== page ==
William Foster and the Foster Photoplay Company (1909)
William D. Foster (1860 - 1840)


 

The first black film company was formed by William Foster (also known as Juli Jones). out of Chicago. The Foster Photoplay Company was a film production company based in Chicago, Illinois. It is widely considered to be the first film production company established by an African-American featuring all African-American casts.

From 1909 – 1913 William Foster produced the first all-black cast film shorts. The company released a number of critically acclaimed films, including the Pullman Porter (1910), The Railroad Porter (1913), The Fall Guy (1913), and The Butler (1913). After the release of The Railroad Porter and The Fall Guy, the company also became known for their films' slapstick-style comedy. But, because of distribution problems he eventually folded the operation.

William Foster was born on September 16, 1860. As a young man, he worked at a racetrack in New York as a paddock man and clocker with the well known horseman Jack McDonald. At an early age, Foster became interested in the entertainment industry and soon worked as a publicity promoter for Bob Cole and Rosamond Johnson's A Trip to Coonstown, a musical stage comedy performed exclusively by African Americans, in New York. He continued working as a publicity promoter for Williams and Walker's In Dahomey and Abyssinia comedy productions. After getting well known in the New York theatrical circuit, Foster moved to Chicago, where he found Robert Mott's Pekin Theater. The theater had originally been a music hall but was converted to a theater in 1904, and was known for its stock of famous writers, actors, and musicians. Foster worked for the Pekin Theater as both trusted adviser and business manager, making a point to book black vaudeville acts. Continuing his efforts to further the success of black performers, in 1909, Foster became secretary to the Goats, a group created to assist performers who were living in squalor or suffering from illness.

In 1910, Bill Foster opened the Foster Photoplay Company. He was unable to continue much farther with the company, and took on other jobs while the company was in operation. Within a year of opening the company, he became an entertainment journalist for the Indianapolis Freeman newspaper using the pseudonym "Juli Jones". Juli Jones quickly gained popularity and Foster started to write for more black newspapers across the country. As he wrote about other black performers, Foster felt his attraction to film production grow and in 1913, left his journalism career to focus on the Foster Photoplay Company. That same year, Foster produced his first film, The Railroad Porter. He continued his career in film making for 30 more years, but often found excuses to interrupt it for a fleeting hobbies.

In 1919, Foster returned to journalism, writing for Half-Century Magazine; however, Foster took a more serious tone than his music and performer reviews in the past. He wrote of the possibilities of the motion picture business and his disappointment of the African American community for failing to take advantage of the opportunities the motion picture business offered. Foster stated, "If our colored people with an interest in the race at heart, would pool their money, stop fighting each other, and get down to business, they would not only reap unlimited returns, but would do the race a great service."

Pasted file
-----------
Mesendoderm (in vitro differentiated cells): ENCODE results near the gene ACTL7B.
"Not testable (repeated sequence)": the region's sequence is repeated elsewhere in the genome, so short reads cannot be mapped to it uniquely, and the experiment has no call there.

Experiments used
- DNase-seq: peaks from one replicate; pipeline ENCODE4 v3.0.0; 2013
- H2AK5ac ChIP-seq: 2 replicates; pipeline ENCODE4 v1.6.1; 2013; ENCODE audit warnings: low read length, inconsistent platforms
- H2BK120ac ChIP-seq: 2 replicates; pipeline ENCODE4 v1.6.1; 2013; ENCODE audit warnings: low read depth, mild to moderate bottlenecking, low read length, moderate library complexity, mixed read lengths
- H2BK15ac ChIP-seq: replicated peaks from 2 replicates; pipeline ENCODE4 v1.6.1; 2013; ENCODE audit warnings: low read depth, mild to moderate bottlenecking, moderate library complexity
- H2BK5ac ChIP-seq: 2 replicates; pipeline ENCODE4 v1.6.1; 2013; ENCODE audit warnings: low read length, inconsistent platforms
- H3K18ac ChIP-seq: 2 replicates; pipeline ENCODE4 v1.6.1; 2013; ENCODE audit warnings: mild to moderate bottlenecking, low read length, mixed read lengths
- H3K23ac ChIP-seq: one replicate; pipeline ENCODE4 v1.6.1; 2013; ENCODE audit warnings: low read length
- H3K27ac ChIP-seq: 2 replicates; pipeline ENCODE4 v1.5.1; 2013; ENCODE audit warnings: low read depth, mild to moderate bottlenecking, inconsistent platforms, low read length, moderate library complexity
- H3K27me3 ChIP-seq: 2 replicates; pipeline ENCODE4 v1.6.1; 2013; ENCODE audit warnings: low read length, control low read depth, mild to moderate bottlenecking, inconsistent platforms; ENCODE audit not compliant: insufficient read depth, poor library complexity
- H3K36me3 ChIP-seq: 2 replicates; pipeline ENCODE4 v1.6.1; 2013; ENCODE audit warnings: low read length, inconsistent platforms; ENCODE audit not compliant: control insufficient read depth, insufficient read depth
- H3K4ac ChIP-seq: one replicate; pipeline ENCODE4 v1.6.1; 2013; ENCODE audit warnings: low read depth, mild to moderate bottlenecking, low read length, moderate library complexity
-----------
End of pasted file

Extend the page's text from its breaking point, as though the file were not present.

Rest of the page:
By 1920, Foster found himself drowning in the film industry, unable to make a living as a movie producer. He began to sell sheet music at the William Foster Record and Roll Supply Company, and even appeared in an advertisement for Pathe Records, which helped promote the business. After the store failed, Foster bounced from job to job for years. He worked for a Haitian Coffee Company from 1925 to 1927 followed by associations with The Chicago Daily Times and The Chicago Defender, writing pieces focusing on African Americans. After quitting his job with The Chicago Defender after an apparent dispute over his friendship with a discharged employee, Foster found himself in movie business once again.

In 1929, Foster was appointed as a director for the Hollywood Pathe Corporation. He became connected with the job after he became friends with the African American doorman at Pathe. Bill Foster's first film at the Hollywood Pathe Corporation was titled Black and Tan. Black and Tan was more serious than anything Foster had created before, a movie that explored the underworld of rum runners and dope fiends. Foster's work in Hollywood was lucrative, however he yearned to return to the "race films" of his past. He began to plan the creation of a film company that would showcase high-class black films out of Santa Monica, California. Before he could establish his company, Foster died suddenly on April 9, 1940 in Los Angeles. He was 79 and was survived by his wife, Ella B. Foster.

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